COUNCIL OF TRENT
Towards the end of the Middle Ages, many Bishops and leaders were calling for reform.
Towards the end of the Middle Ages, many Bishops and leaders were calling for reform of Church life and order but sadly it was not until after the Protestant Reformation that the Council of Trent was called and the Catholic Church itself undertook a thorough reform, including a reform of the Mass.
A new Missal was prepared which set out the ritual for Mass and purified it of many of the accretions and additions of the medieval period. This Missal replaced the great profusion of local customs with a clearly set out rite that looked back, not yet to the earliest celebrations of the Mass in the first centuries, but to the original Roman rite.
This reform of the Mass was influenced not only by the acknowledged abuses that had gradually crept in but also by the need to affirm key understandings about the Mass against the challenges raised by the Protestant reformers.
These challenges principally concerned the denial of Mass as a sacrifice and the denial of the real presence of Christ in the Sacrament of the Eucharist. Efforts were concentrated on restoring the Mass in such a way that its meaning and effect were clear, stripping away the many additions, mandating the ancient rite enshrined in the Roman Missal.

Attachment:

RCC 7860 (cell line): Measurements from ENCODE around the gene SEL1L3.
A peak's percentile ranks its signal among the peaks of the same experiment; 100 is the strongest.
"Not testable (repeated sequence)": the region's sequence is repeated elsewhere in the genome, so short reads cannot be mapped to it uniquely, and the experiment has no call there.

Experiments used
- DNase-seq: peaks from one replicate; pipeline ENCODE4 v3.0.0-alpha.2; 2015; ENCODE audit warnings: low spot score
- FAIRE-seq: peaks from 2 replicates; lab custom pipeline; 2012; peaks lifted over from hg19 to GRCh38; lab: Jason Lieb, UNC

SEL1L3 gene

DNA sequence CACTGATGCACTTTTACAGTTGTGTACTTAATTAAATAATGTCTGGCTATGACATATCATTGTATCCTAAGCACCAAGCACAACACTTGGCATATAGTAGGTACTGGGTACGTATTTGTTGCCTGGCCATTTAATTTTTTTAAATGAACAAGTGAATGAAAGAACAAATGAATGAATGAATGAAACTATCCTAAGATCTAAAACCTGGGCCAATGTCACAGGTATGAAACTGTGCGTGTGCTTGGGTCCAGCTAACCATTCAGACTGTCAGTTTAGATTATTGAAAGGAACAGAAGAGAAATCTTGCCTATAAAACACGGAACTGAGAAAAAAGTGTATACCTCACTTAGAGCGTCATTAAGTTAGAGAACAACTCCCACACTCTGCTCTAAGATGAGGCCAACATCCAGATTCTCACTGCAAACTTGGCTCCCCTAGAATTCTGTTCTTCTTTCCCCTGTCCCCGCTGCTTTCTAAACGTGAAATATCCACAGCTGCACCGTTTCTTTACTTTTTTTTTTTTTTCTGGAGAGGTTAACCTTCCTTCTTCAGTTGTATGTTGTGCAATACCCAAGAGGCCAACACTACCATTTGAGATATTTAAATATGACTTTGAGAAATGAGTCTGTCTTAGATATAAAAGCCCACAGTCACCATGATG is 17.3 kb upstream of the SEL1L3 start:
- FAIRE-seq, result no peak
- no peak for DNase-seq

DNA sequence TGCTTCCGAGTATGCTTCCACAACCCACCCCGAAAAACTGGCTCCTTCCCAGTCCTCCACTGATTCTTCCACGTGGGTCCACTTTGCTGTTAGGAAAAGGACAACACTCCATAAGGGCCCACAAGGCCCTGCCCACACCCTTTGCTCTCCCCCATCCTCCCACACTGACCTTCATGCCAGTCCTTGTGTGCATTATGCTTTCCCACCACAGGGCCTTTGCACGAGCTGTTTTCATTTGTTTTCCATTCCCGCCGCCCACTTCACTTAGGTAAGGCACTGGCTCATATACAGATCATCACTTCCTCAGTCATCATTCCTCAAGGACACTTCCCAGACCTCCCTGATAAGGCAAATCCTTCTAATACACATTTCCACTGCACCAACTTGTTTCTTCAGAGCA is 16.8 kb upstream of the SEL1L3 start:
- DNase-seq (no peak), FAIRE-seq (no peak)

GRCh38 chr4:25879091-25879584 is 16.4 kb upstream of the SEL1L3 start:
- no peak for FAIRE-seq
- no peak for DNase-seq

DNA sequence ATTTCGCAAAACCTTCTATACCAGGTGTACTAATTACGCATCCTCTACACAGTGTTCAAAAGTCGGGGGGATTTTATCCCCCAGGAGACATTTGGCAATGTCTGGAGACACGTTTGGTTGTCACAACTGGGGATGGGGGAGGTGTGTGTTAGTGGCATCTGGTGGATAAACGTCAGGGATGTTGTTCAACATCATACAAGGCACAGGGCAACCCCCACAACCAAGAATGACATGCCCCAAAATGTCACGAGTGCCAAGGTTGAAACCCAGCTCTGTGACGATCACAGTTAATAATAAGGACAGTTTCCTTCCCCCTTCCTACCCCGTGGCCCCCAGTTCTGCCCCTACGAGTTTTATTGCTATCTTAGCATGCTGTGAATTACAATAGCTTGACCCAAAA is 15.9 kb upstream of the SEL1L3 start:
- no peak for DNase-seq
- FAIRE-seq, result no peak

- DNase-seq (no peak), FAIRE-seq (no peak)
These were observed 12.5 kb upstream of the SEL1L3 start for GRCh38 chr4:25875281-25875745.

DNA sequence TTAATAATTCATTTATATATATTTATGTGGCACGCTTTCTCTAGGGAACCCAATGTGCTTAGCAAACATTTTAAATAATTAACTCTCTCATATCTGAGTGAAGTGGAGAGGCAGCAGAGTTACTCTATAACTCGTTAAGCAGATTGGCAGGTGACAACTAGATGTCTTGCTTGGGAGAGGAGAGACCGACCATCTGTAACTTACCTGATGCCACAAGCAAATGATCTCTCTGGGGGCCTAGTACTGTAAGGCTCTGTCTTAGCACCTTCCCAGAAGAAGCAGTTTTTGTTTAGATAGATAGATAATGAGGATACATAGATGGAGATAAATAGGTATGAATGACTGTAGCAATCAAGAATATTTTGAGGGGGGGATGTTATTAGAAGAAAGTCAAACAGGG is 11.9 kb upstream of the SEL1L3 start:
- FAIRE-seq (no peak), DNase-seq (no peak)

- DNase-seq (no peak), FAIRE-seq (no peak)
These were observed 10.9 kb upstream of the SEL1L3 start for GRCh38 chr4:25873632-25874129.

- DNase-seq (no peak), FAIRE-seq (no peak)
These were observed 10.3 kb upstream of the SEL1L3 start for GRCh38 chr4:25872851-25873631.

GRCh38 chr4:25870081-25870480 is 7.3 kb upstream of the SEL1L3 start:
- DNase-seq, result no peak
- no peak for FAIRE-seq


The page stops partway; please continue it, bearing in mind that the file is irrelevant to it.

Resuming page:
No particular attention was paid to the relationship between Priest and people in the offering of Mass, nor to the role of the congregation apart from their prayerful presence.
However, it was recommended that the people receive Holy Communion each time they attended Mass which was a radical idea at that time. The possibility of celebrating Mass in the vernacular was discussed but was not introduced.
The reforms were widely accepted throughout the Church (though provision was made for rites that had been in use for 200 years or more to continue) and firmly enforced.
A key to this wide and effective reform was the Council’s effort to educate and prepare Priests for their tasks. Seminaries were erected all over the Catholic world for the training of Priests.
These measures, plus the zeal of new orders such as the Jesuits, were highly successful in re-establishing and re-inspiring Catholic Europe. This version of the Mass remained substantially the same for 500 years.
Uniformity and adherence to the rules and rubrics contained in the Missal meant that Catholics could attend Mass anywhere in the world and recognise the same ritual and language. However, the role of the people was still simply to pray along silently at Mass either with a rosary or a prayer book or as best they could. The great abuses disappeared and the Mass was restored, sublime, especially when augmented by the music of Palestrina and other musical masters of the 16th and 17th century, but a Mass in which only the Priest, his assistant ministers and the choir had an active part.
What were the achievements of the Council of Trent?
Research one of the new religious orders founded during this period. Consider their role in relation to the reforms of the Council of Trent.
Foley, E., From Age to Age: How Christians Celebrated the Eucharist, Chicago LTP, 1991